Alexander Olshanetsky was born in Odessa, Ukraine. He played with the Odessa Opera orchestra and toured Russia and Siberia, and later was the choral director for a Russian operetta company. He stayed in Kharbin (today in China), and conducted a Yiddish theater group there. In 1922, Olshanetsky immigrated to the U.S. and worked as a composer and conductor for the Yiddish theater. From 1925 and until his death, Olshanetsky was one of the most prominent composers and conductors of the "Second Avenue" milieu.
Zalman Zylbercweig was born in a small town outside of Lodz, Poland. His father was Tsvi-Hirsh Zylbercweig, a Hebrew and Yiddish writer. As a young boy, Zalman moved to Lodz with his family, where he enrolled in a modern religious Jewish school. Zylbercweig continued his secondary education at the Lida Yeshiva of Rabbi Isaac Jacob Reines.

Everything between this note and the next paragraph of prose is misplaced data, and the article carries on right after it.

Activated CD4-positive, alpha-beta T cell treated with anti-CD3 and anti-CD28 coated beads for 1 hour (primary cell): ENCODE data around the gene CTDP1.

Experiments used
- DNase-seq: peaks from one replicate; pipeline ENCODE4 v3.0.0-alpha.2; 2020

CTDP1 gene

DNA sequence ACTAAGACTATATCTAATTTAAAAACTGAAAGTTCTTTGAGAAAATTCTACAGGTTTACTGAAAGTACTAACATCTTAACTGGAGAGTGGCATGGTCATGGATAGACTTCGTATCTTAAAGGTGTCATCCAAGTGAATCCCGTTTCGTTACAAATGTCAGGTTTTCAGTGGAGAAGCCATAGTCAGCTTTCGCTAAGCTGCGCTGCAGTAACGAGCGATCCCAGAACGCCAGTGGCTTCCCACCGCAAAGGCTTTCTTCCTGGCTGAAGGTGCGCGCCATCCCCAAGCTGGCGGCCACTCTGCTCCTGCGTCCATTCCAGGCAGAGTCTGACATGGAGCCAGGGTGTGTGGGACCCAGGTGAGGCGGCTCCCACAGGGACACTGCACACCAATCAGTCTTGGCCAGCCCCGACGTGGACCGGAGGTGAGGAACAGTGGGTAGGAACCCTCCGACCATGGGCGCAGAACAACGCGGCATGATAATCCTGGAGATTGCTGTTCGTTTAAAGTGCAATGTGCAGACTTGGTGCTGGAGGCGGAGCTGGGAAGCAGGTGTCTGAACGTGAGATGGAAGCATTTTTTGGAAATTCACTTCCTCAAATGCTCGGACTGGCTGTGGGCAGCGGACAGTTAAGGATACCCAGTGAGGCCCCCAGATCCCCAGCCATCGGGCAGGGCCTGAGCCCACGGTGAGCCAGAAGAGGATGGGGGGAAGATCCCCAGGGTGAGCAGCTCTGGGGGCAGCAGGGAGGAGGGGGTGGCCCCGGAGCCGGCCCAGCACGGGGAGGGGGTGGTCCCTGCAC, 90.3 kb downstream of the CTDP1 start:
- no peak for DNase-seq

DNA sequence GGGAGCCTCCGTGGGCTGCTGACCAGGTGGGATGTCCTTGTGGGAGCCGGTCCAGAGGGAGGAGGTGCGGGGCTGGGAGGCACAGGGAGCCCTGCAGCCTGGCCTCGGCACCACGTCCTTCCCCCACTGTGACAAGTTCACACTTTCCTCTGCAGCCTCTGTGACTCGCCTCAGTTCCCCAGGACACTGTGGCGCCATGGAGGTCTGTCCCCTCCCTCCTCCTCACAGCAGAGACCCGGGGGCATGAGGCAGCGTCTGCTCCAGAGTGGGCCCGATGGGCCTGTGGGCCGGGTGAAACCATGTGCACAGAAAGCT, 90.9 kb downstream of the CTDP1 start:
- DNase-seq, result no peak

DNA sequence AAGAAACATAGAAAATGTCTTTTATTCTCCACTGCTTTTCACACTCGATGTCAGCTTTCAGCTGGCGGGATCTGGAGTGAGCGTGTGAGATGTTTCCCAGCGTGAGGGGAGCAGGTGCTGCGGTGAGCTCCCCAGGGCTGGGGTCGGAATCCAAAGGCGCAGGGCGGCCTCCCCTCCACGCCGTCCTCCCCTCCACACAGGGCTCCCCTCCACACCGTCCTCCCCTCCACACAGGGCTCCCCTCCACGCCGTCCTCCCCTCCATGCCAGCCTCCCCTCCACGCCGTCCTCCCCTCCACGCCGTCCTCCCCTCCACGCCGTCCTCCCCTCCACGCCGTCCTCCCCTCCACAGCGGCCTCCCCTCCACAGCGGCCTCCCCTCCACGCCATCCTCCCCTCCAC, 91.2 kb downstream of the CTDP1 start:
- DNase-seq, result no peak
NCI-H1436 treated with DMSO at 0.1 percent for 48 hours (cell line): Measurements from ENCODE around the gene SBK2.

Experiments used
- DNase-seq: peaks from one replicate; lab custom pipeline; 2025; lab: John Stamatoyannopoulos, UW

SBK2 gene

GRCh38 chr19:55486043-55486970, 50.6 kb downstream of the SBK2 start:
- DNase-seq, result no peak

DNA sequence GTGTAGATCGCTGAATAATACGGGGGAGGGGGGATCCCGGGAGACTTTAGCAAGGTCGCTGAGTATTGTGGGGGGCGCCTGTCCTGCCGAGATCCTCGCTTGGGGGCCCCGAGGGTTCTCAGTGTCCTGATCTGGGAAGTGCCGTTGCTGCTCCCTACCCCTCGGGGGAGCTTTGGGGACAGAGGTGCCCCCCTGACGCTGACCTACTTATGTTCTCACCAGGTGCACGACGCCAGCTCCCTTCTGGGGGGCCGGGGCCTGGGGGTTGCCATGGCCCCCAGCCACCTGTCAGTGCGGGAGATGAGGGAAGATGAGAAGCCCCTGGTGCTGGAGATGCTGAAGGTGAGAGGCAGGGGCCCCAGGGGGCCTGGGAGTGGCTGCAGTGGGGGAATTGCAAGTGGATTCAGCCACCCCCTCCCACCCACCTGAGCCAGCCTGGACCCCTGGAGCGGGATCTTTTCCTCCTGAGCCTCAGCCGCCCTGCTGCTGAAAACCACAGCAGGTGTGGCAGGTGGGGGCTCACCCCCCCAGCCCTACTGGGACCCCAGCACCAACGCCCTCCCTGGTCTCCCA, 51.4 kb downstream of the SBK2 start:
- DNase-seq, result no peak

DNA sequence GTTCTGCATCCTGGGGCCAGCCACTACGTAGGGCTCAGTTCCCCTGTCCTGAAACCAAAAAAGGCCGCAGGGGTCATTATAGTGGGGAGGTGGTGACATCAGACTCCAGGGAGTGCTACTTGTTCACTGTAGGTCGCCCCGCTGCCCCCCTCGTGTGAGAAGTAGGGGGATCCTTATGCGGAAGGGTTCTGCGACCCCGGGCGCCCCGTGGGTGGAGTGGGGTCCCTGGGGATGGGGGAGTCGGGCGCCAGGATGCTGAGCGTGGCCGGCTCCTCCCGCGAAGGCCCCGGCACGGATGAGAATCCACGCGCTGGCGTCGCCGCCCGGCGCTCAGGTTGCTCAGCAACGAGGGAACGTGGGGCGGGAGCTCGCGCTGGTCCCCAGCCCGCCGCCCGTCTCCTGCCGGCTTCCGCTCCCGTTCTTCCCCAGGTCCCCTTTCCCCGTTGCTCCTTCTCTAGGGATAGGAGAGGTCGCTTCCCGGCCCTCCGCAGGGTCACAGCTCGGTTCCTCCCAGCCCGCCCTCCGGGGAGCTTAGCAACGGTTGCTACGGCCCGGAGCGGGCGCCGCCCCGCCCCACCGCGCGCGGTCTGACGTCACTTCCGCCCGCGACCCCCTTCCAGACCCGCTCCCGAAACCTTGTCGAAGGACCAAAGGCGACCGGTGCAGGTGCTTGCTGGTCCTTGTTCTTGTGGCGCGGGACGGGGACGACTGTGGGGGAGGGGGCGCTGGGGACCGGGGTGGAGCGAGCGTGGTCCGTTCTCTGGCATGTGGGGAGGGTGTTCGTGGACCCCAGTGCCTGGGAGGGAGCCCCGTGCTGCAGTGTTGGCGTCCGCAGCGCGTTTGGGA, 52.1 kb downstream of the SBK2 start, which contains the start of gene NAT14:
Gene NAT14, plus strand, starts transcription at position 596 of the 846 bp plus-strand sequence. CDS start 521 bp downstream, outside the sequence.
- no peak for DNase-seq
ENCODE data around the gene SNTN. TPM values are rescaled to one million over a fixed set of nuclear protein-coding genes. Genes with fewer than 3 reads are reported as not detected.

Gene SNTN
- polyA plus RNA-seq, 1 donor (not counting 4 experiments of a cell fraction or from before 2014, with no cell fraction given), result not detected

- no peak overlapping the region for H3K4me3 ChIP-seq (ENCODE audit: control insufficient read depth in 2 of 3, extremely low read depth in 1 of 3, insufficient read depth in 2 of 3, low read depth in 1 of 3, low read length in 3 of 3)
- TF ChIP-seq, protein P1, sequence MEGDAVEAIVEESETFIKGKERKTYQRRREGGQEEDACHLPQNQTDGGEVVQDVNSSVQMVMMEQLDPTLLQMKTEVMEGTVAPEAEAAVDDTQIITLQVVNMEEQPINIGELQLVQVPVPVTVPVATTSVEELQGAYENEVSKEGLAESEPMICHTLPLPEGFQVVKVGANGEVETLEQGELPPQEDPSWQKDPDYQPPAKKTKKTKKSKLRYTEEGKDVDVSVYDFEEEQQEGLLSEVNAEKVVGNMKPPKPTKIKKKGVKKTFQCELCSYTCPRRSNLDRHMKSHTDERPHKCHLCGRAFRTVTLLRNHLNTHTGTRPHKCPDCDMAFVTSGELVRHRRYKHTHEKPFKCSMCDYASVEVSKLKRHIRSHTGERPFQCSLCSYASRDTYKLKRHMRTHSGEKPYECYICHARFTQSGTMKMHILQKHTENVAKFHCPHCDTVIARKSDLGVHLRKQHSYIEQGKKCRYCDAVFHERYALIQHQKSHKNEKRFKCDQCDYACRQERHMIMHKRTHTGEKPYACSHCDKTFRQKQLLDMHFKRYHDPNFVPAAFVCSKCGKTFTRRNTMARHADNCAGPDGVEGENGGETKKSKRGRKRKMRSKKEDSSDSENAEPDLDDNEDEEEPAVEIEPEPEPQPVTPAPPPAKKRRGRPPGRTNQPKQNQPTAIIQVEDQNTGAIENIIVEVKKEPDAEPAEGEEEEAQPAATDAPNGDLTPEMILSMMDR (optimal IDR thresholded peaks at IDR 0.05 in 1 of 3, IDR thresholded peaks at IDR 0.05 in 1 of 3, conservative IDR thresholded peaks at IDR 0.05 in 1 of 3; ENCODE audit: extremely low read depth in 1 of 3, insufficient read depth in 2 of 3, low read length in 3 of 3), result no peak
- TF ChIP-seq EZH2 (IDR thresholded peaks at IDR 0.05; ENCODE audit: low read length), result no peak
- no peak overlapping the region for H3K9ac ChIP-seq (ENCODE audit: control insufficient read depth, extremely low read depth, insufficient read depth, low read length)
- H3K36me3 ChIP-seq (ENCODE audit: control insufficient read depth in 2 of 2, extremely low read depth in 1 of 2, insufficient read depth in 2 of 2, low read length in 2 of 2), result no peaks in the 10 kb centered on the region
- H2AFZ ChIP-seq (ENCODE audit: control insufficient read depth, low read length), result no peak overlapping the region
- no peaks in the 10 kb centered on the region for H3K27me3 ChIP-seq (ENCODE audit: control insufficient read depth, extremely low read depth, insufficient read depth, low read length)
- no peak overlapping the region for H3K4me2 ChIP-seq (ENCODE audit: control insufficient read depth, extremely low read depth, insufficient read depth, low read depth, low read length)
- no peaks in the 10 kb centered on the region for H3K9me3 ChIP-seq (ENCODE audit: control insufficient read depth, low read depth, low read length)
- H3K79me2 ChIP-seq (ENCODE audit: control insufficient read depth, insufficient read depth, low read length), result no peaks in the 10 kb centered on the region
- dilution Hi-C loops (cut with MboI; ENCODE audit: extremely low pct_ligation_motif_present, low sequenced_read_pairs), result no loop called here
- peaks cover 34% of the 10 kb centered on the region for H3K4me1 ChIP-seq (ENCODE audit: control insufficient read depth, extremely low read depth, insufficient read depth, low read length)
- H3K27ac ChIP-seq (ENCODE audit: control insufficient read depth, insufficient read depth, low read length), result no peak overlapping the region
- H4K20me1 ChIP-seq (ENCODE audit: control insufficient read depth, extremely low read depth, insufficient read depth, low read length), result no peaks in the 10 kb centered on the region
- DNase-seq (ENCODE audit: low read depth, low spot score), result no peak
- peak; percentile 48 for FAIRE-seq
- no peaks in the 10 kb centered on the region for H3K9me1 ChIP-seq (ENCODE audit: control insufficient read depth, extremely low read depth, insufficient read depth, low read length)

Salcia Weinberg (Shure Licht) was born in 1878 in Przemysl, Austro-Hungarian Galicia. Like Prager, Kalish, and Zwiebel-Goldstein, she too began her career in the choir of the Polish Theater in Lemberg, later switching to Gimpel’s Yiddish Theater.
Yiddish theater star Jennie Goldstein was born in New York in 1896. She began acting at the age of six, playing child roles opposite actor greats Bertha Kalish, Keni Liptzin, and David Kessler. Goldstein’s childhood and early adulthood revolved around the Yiddish theater; by the age of sixteen she was already running her own theater with her husband, Max Gabel.
Paul Muni was born in Lemberg, Austria in 1895. Muni's parents, both actors in a traveling Yiddish repertory company, immigrated to America in 1899. As a young boy, Muni made several appearances on stage with his parents. His formal stage debut was in 1907, after which he was recruited to join Maurice Schwartz's Yiddish Art Theater Company. Muni often performed at the Second Avenue Theater and the Irving Place Theater during his 18 years on the Yiddish stage.